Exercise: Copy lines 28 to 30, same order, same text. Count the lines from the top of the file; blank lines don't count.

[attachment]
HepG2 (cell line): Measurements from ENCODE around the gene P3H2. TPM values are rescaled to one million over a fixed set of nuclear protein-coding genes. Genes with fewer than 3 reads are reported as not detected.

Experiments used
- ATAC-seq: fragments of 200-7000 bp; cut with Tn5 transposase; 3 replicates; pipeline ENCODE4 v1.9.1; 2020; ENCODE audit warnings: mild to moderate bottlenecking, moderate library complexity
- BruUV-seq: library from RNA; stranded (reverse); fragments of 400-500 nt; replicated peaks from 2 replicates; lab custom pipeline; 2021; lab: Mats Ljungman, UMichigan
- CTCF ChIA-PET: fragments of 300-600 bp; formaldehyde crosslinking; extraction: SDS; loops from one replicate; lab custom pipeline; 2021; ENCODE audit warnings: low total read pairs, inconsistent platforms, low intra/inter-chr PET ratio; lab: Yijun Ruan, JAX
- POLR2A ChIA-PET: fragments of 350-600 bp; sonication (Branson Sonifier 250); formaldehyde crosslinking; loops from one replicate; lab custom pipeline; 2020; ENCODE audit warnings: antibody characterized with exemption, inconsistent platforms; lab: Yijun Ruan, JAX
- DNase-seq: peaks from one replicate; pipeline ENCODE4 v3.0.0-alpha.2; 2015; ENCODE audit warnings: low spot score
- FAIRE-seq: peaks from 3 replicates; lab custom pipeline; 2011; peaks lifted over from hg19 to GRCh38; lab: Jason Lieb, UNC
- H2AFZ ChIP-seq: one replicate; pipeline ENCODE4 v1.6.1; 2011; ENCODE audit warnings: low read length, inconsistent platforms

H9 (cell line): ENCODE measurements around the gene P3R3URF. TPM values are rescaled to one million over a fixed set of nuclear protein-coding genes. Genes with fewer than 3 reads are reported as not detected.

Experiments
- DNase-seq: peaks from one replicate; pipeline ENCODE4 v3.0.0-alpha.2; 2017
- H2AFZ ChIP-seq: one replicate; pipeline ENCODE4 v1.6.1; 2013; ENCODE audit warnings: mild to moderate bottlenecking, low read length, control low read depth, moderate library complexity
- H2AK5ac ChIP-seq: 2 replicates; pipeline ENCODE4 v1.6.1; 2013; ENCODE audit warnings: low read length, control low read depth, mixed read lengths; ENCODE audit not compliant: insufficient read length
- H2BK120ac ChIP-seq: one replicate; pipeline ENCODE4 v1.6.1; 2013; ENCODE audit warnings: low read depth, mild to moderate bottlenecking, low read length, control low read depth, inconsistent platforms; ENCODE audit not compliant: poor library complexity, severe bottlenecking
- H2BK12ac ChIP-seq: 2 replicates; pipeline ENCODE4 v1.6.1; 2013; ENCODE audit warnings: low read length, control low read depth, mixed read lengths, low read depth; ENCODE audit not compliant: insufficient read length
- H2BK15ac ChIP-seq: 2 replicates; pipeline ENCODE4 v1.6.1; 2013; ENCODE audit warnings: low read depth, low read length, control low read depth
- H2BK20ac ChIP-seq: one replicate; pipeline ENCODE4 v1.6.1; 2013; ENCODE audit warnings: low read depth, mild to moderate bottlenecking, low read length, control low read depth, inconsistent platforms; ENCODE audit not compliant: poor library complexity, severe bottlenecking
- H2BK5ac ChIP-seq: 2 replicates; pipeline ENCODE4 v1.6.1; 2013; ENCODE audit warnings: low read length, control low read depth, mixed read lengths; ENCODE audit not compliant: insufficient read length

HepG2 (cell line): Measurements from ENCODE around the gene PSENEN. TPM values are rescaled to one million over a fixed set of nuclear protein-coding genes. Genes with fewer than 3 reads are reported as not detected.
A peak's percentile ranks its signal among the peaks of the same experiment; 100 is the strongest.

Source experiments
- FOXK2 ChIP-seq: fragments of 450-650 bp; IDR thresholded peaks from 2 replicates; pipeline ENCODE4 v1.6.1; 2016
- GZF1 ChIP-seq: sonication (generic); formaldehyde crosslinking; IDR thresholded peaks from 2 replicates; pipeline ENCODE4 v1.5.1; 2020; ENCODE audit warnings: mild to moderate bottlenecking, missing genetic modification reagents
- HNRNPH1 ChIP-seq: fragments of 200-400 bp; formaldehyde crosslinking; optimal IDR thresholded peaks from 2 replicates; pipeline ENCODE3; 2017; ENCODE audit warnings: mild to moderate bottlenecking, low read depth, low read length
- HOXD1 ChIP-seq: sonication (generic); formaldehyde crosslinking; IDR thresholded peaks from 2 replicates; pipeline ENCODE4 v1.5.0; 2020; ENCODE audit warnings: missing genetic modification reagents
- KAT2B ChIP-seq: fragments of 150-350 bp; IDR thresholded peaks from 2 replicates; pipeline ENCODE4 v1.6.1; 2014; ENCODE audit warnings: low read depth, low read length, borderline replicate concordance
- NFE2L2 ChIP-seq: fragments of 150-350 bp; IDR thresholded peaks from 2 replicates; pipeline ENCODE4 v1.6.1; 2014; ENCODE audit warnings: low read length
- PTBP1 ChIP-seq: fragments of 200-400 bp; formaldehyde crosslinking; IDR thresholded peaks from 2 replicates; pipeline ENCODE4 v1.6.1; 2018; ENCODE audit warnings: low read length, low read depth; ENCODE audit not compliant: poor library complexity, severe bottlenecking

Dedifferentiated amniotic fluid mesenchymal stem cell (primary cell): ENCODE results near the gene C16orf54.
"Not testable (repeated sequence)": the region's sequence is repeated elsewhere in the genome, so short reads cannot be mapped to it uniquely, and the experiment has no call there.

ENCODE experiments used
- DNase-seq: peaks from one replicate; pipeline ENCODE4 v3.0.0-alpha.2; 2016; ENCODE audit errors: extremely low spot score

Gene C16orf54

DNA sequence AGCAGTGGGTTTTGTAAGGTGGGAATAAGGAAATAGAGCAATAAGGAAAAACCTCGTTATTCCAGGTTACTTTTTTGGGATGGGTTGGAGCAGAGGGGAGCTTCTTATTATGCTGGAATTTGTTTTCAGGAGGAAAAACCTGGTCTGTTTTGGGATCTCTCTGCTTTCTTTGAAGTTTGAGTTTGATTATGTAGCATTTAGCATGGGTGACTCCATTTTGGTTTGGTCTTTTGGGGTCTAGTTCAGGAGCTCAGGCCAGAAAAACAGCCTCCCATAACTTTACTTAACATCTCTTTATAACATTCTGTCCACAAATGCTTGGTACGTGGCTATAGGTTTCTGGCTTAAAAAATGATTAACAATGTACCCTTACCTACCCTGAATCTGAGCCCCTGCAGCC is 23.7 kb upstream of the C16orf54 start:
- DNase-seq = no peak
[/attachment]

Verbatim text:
- NFE2L2 ChIP-seq: fragments of 150-350 bp; IDR thresholded peaks from 2 replicates; pipeline ENCODE4 v1.6.1; 2014; ENCODE audit warnings: low read length
- PTBP1 ChIP-seq: fragments of 200-400 bp; formaldehyde crosslinking; IDR thresholded peaks from 2 replicates; pipeline ENCODE4 v1.6.1; 2018; ENCODE audit warnings: low read length, low read depth; ENCODE audit not compliant: poor library complexity, severe bottlenecking

Dedifferentiated amniotic fluid mesenchymal stem cell (primary cell): ENCODE results near the gene C16orf54.